Jewish Books FAQs

What can you tell me about Jewish books?

A Jewish book is not a book of Jewish jokes, a book about Judaism or any Jewish-related subject, although many Jewish books are just that. A Jewish book is a book that captures in print, in any language, any authentic concept of the Torah. Whether it’s an accurate English translation of the Torah, a volume of Talmud in the original Aramaic, a Jewish professor’s erudite analysis of medical ethics and Jewish philosophy, or a copy of the Torah itself in the original Hebrew, there are thousands of Jewish books.

A Jewish book is not just another book. Sure, it’s got pages and words and a front and back cover (unless baby got to it), but because it contains words or concepts of Torah, it must be treated with respect. Here’s the thing: it’s not the paper and glue you’re respecting—it’s the concepts and beliefs. You’re respecting the things Judaism represents. You respect the Jewish book almost the same way you would treat a person. Never let it fall to the floor. Don’t treat it frivolously by tossing it around or handling it haphazardly. And don’t sit on it.

Jews live in most civilized countries and even some uncivilized ones, so Jewish books today come in dozens of languages, from Arabic to Yiddish, and of course, Hungarian. They don’t call Jews the “People of the Book” for nothing. So when you get those books, study them. Learn them. Live what they say.


Where do I get Jewish books?

Offline Get thee to your local bookstore, Jewish or not. Barnes and Noble and other biggies have some good Torah material on their religion/spirituality/self-help/inspirational shelves.

On-line Don’t bother getting out of your chair—go to AOL Keyword: Jewish books. Or go straight to the publishing source: You can spend yourself silly without even touching your wallet! Imagine that. And with delivery, you don’t even have to leave your house. Don’t forget to check out our very own Moses Bookshelf for our latest recommendation in Jewish literature.

House of Books Just having the books in the home brings the home up a few notches on the spirituality level. Also, if the books are there, there’s a good chance some studying is going to take place. So build your own respectable library, one book at a time. Then read them all.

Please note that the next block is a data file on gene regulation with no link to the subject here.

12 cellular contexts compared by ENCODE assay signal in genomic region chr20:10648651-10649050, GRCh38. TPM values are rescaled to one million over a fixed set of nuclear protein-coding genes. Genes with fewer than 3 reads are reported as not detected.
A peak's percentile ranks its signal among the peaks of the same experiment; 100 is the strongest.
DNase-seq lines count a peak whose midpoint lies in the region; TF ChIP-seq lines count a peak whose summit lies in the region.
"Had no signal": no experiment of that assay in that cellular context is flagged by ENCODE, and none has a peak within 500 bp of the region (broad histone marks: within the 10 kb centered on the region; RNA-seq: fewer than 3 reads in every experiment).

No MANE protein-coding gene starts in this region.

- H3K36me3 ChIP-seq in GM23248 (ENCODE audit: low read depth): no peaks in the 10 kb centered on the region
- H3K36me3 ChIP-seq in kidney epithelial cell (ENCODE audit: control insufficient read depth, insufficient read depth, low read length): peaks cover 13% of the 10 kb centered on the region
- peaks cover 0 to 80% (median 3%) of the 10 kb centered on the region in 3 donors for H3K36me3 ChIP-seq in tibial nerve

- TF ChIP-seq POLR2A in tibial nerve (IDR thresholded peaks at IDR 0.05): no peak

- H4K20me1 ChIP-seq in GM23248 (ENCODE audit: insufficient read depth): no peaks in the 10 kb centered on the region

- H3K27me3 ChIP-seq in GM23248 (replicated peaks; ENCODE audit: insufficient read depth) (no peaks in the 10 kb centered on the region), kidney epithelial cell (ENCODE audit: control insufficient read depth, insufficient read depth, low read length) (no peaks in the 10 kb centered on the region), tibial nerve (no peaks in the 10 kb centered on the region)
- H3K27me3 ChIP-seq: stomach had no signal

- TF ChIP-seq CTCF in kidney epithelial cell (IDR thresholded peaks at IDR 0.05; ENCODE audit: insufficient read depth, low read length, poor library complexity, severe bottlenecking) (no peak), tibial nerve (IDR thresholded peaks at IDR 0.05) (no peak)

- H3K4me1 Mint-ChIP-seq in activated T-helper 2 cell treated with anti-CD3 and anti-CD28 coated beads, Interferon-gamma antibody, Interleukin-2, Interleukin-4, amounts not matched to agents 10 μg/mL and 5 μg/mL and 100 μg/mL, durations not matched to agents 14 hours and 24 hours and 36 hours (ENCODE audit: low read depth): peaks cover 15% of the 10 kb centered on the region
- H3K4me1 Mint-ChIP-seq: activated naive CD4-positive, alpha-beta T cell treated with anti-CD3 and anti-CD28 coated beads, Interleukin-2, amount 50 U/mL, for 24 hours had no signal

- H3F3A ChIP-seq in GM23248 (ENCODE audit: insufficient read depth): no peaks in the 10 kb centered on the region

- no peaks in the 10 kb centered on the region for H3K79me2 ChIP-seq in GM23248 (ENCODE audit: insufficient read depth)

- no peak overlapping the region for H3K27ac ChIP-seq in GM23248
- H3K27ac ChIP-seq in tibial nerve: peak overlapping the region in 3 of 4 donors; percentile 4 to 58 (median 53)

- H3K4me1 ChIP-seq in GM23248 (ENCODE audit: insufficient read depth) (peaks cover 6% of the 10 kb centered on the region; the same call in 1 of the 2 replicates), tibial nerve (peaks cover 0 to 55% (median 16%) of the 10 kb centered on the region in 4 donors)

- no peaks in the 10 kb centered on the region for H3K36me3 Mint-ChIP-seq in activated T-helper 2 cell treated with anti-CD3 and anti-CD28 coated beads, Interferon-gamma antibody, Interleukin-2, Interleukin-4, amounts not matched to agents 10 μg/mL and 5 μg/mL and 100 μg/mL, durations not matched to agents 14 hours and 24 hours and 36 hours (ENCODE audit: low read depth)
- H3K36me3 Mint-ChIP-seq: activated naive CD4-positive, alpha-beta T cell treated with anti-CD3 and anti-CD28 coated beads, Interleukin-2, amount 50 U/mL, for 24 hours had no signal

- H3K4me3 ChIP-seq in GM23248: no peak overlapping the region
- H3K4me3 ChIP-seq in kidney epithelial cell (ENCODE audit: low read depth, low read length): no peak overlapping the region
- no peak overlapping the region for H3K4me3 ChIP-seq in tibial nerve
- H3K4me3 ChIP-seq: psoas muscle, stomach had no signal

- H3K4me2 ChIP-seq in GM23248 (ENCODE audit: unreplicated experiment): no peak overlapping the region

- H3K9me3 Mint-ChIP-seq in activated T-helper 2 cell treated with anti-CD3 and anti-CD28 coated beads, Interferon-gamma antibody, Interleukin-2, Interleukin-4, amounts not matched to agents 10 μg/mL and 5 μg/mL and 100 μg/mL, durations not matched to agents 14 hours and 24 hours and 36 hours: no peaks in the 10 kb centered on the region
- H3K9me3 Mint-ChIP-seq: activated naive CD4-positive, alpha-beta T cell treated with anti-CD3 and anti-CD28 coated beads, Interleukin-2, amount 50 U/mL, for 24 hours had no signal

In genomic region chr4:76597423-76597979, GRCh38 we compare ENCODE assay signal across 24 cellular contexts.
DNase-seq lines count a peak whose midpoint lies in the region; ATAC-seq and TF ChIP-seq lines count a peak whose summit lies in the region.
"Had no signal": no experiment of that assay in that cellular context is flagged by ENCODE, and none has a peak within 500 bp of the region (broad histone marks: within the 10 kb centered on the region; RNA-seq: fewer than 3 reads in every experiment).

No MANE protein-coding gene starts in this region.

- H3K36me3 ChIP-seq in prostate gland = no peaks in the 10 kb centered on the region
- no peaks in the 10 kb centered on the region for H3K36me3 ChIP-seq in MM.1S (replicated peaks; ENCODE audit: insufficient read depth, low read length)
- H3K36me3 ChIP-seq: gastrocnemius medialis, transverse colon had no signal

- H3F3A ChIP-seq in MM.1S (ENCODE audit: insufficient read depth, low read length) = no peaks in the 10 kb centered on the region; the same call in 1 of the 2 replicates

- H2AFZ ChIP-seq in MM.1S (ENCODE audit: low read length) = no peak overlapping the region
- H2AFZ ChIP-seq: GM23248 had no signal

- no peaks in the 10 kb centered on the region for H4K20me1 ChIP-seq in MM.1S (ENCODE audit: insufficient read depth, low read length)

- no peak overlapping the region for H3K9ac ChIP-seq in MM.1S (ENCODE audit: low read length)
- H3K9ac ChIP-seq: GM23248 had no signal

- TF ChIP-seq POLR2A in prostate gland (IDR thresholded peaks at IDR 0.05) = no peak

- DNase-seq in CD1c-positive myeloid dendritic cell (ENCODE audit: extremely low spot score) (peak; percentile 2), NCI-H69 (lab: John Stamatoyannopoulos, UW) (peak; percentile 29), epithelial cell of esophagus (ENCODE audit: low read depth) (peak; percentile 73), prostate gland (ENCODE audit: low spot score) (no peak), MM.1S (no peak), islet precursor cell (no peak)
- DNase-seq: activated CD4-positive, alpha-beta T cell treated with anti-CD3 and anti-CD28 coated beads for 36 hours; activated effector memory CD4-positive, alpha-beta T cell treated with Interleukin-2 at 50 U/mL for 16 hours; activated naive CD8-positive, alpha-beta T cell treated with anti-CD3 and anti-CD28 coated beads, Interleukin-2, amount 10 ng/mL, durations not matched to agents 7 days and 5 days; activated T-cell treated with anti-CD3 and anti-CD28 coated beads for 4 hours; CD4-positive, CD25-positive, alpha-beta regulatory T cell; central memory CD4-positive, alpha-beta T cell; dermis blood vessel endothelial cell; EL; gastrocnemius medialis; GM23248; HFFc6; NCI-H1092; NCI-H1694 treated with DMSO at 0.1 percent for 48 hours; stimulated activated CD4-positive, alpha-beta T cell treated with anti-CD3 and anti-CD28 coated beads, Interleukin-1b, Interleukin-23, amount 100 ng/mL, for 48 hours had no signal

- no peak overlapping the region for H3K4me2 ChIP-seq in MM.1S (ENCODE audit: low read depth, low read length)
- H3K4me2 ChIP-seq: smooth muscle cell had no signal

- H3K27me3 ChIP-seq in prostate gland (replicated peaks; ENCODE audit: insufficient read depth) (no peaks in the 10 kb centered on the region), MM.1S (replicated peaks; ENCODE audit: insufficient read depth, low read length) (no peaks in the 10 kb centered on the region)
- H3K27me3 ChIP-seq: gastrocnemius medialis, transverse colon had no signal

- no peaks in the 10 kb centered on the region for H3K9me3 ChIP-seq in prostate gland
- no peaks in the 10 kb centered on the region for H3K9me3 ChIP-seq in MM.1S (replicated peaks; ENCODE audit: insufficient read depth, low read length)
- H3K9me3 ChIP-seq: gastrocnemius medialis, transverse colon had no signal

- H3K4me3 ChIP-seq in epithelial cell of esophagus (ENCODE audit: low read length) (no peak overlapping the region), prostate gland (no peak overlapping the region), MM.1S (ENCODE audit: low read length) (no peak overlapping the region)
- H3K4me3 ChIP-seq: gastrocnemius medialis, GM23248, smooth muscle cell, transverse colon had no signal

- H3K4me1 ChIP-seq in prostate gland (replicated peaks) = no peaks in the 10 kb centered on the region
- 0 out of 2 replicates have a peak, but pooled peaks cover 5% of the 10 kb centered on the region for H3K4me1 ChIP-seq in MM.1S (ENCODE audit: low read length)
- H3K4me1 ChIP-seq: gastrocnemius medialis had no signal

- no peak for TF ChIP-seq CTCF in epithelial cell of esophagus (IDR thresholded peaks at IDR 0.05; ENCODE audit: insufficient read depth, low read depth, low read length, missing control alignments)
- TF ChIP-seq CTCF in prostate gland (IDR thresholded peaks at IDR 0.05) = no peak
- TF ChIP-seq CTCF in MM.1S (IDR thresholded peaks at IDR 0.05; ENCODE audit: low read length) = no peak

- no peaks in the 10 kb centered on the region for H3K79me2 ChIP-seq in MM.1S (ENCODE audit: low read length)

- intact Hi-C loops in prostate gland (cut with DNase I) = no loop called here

Who wrote the books of the Torah, Prophets and Writings?

Every letter and word in the twenty-four books of the Bible is of Divine origin. However, G-d’s message contained in these books was penned by different scribes:

Five Books of Moses—Moses. Joshua—Joshua (except for last couple of verses that speak of his death, which were written by Phineas). Judges—Samuel. Samuel—Samuel wrote up until Samuel I 25:1. The rest was written by Gad and Nathan. Kings—Jeremiah. Jeremiah—Jeremiah (and completed by the Men of the Great Assembly*). Ezekiel—Men of the Great Assembly. Isaiah—published by the School of King Hezekiah. Twelve Minor Prophets—published by the Men of the Great Assembly in one scroll. Psalms—David (but includes psalms from others such as Adam, Abraham and Moses). Proverbs—Solomon. Ecclesiastes—Solomon. Song of Songs—Solomon. Job—Moses. Ruth—Samuel. Lamentations—Jeremiah. Esther—published by the Men of the Great Assembly. Daniel—published by the Men of the Great Assembly. Ezra and Nehemiah—Ezra. Book of Chronicles—Ezra (and by Nehemiah from Chronicles II 21:2 and on)


What is Tanach?

Tanach is a Hebrew acronym for Torah, Neviim and Ketuvim.

In “TaNaCh,” “Torah” is the Five Books of Moses, a.k.a. the Chumash; “Neviim,” Hebrew for prophets, is the collected books of the Prophets; and “Ketuvim,” Hebrew for writings, are Scriptures, the remaining books.

The purpose of Tanach is as manifold as its parts: the Torah is G-d’s ideas on how to live life in book form. The Torah is the Jew’s Life Manual. Neviim represents the blood and sweat and tears of the Prophets’ leadership over a period of 920 years, beginning with Joshua and ending with Ezra. Though the last of these recorded Prophets died long ago, their prophecies still apply today. While many of their prophecies were immediately applicable, many are about Moshiach, the most fundamental Jewish belief. And Ketuvim are the collected writings of Moses (the Book of Job), Kings David (Psalms) and Solomon (Proverbs, the Song of Songs, Ecclesiastes), the prophets Samuel (the Scroll of Ruth) Jeremiah (the Scroll of Lamentations) and Daniel (the Book of Daniel), and the Men of the Great Assembly (the Scroll of Esther).

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